Home Dehradun Lipulekh Controversy: Strategic ramifications for India & U’khand

Lipulekh Controversy: Strategic ramifications for India & U’khand



DEHRADUN, 25 May: There was a time when Nepal was a small landlocked Hindu kingdom with boundaries similar to its present one. However, being a martial race, the Nepalese had fostered expansionist ambitions while India was under British Rule. Nepal attacked Indian areas till the Sutlej River to the West and the Teesta River in the East. Between this region, both Kumaon and Garhwal areas of Uttarakhand as well as Sikkim were for some time under the control of the Nepalese empire. However, this expansionist tendency of Nepal was taken note of by the British, who went to war with Nepal in the early nineteenth century. Nepal expectedly lost to the British Army despite its army of brave men owing to superior war strategy and better weapons of the British. Consequently, a peace treaty called the Sagauli Anglo- Nepal treaty was signed between the Nepal and the British in 1815 even as the war between them was underway and it was implemented in 1816 when the war was over.

Due to the implementation of the treaty, Nepal lost control over Garhwal and Kumaon as well as Sikkim and the boundaries of Nepal returned to the original position i.e. between the Sharada River (as called in Uttarakhand) or Mahakali River (as called in Nepal) in the west to Mechi River which originates in Nepal and becomes a tributary of the Mahananda River in Bihar. This is also the present day international boundary between India and Nepal. It is relevant to point out here that the 1816 treaty was followed by another between the British and Nepal monarchy in 1923 and at that time, too, Nepal did not object to Lipulekh area becoming part of India.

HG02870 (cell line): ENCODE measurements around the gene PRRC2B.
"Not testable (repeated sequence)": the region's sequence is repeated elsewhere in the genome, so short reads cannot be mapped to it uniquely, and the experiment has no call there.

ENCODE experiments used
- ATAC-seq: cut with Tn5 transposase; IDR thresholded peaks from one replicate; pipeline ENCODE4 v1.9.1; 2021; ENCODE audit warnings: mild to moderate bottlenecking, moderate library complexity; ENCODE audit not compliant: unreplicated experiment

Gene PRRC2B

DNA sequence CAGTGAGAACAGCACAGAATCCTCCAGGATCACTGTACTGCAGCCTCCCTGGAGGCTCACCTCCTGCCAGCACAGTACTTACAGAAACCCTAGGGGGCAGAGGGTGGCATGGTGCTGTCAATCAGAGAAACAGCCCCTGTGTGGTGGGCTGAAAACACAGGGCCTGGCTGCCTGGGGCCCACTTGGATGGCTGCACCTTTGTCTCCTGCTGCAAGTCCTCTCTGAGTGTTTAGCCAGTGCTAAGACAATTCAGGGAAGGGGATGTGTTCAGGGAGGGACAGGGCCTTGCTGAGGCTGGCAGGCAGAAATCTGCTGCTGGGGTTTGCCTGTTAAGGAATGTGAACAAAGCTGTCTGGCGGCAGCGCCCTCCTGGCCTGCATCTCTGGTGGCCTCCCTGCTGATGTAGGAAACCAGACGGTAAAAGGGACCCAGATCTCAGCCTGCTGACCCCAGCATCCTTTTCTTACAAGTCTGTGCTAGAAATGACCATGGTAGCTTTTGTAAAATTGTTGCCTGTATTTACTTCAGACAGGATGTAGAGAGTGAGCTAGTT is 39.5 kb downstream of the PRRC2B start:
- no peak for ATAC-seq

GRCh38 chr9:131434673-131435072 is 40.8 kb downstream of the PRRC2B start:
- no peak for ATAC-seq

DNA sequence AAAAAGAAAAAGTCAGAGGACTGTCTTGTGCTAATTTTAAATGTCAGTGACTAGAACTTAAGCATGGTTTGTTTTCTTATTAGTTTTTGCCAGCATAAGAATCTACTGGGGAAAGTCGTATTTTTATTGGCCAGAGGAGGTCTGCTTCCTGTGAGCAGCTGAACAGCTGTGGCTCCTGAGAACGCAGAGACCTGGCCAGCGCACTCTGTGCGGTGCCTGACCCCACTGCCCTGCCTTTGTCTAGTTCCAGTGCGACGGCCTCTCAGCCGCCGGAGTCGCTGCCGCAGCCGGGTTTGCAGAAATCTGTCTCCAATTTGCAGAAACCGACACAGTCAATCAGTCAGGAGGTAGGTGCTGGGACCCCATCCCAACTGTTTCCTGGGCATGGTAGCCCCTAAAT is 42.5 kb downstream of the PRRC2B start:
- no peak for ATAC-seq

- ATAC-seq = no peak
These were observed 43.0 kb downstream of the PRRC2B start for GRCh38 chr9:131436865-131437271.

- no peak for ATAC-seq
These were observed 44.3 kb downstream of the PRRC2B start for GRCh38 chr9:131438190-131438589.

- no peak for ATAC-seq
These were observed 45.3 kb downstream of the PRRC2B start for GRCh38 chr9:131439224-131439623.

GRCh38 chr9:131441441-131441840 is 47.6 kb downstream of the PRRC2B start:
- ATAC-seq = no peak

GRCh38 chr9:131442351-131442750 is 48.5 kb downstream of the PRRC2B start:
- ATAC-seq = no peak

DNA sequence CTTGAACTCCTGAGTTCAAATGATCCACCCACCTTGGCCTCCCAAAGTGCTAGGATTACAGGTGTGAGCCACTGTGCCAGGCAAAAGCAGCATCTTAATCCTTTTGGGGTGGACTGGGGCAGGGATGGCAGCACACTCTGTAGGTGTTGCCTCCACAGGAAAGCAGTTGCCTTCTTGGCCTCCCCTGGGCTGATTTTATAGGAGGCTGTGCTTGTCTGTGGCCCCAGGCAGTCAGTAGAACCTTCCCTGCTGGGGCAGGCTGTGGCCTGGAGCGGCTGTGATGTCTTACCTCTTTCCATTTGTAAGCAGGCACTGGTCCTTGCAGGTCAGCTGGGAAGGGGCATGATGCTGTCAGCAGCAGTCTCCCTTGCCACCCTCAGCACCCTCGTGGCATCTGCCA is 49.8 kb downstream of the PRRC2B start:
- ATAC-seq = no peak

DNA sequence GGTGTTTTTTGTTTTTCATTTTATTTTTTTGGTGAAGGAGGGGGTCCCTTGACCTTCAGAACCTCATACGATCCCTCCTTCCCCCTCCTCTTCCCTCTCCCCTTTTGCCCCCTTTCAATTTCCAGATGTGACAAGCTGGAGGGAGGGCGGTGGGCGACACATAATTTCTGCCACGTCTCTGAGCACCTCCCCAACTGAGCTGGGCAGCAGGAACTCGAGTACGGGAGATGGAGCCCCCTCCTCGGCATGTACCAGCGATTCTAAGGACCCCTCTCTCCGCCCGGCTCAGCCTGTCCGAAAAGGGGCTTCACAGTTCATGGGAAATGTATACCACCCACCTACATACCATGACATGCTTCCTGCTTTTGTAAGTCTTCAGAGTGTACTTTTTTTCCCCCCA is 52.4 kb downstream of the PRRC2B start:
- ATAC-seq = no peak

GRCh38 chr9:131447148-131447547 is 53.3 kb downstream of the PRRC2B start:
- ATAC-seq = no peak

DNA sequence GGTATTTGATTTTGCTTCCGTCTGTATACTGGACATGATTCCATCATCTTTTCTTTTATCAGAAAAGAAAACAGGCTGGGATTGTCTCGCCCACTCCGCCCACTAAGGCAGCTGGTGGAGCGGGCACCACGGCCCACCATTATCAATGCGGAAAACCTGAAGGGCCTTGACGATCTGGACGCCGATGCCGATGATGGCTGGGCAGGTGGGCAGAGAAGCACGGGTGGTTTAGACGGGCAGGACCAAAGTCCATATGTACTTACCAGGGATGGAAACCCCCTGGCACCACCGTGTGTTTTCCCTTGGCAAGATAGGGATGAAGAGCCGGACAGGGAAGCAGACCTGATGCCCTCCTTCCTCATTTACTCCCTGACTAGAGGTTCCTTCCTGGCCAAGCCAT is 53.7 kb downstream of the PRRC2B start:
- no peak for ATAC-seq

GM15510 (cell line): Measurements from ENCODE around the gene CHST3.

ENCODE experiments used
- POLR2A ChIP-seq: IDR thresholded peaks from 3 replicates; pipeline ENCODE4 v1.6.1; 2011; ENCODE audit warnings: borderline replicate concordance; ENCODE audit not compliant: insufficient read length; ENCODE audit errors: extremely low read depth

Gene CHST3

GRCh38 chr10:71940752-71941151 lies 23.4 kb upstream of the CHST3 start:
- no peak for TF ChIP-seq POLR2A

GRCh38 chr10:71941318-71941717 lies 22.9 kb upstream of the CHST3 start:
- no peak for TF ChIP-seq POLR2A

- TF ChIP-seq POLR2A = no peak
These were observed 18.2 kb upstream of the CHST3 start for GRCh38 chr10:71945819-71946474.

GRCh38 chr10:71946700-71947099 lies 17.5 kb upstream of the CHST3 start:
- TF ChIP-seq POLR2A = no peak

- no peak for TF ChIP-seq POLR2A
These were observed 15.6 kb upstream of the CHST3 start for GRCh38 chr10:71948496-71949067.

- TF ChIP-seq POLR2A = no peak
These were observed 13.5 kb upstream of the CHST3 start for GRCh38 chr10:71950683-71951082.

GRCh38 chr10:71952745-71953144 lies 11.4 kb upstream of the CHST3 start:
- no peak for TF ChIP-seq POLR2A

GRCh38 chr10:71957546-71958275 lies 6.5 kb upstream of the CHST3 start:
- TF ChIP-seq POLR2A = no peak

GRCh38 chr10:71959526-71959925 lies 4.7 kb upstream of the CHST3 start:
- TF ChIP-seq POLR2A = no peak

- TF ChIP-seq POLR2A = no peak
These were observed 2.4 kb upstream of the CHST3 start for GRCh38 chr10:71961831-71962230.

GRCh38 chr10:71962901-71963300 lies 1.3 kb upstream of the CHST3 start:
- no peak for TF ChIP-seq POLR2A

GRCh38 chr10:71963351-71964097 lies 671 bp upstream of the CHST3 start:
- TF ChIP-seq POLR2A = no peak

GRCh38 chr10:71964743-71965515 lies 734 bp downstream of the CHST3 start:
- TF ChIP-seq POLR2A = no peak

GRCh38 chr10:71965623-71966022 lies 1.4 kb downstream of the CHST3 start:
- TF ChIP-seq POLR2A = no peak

Now, it is moot to understand what lies behind the current political stand-off between India and Nepal vis-à-vis the Lipulekh and Kalapani territory dispute. It needs to be remembered that, from 1816 till now, Nepal had never any objection to the Lipulekh area being part of India. In fact, the Lipulekh Pass ( which passes from present day Pithoragarh district upto the Indo-Tibet border and towards Kailash Mansarovar temple in Tibet (now under Chinese occupation) was in operation till 1962, when the Sino-Indian war caused its closure. This was the traditional trade route between Bhotias on the Indian side and the Tibetans. This Bhotia trade route closed due to the China-India war but, even after that, there was no official claim on Lipulekh by Nepal. The Bhotias, who used to trade with Tibetans across the border using this pass, still reside as a native community in this area which administratively falls under district Pithoragarh in Uttarakhand. In fact, the Bhotia community is well educated and has produced a large number of administrative officers (IAS and PCS) and Police Officers (IPS and PPS), who are serving in the country and in Uttarakhand as well. This can be taken as an indication of the fact that residents of this area have culturally as well as politically considered themselves to be Indians and never as Nepalese.

The latest stand-off, in fact, began very recently after Defence Minister Rajnath Singh inaugurated a new link road at Lipulekh near the India-Nepal-China trijunction on 8 May this year via a video conference. This strategically important Ghatiabagar-Lipulekh motor road of almost 80 km length connects with the last Indian post on the Indo-China border in Uttarakhand’s Vyas Valley. Besides this, this new road will also lead to shortening of the Kailash MansarovarYatra by two days. With the inauguration of this strategically vital road, over 80-km of tough Himalayan terrain, between the Mangti camp near Tawaghat and Gunji in the Vyas Valley, and the security posts on the Indian side of the border, have become accessible.

One also needs to remember the fact that, in the official maps Nepal has been using since long, it has never depicted the territory which it is claiming now to be its part. However, in order to justify its present claim, Nepal takes the understandable route of excuses that can be created due to some geographical factors. Mahakali River which is called Sharada River in Uttarakhand has actually three points of origin. On the western side is Limpiyadhura with Kalapani in the centre and Lipulekh on the eastern side. According to India, Mahakali originates from Lipulekh, while Nepal now claims that the river originates from Limpiyadhura stream. Now, as per the Anglo Nepal treaty of 1815, which was implemented in 1816, Nepalese borders were redefined as East of the Mahakali River. Now, if all the three streams are taken as originating streams of Mahakali River, then east of Mahakali River should fall east of Lipulekh, which is also the functional border between the two countries. Not forgetting that the Lipulekh area served as a trade route between India and Tibet till as late as 1962, the Indian position seems to be justified.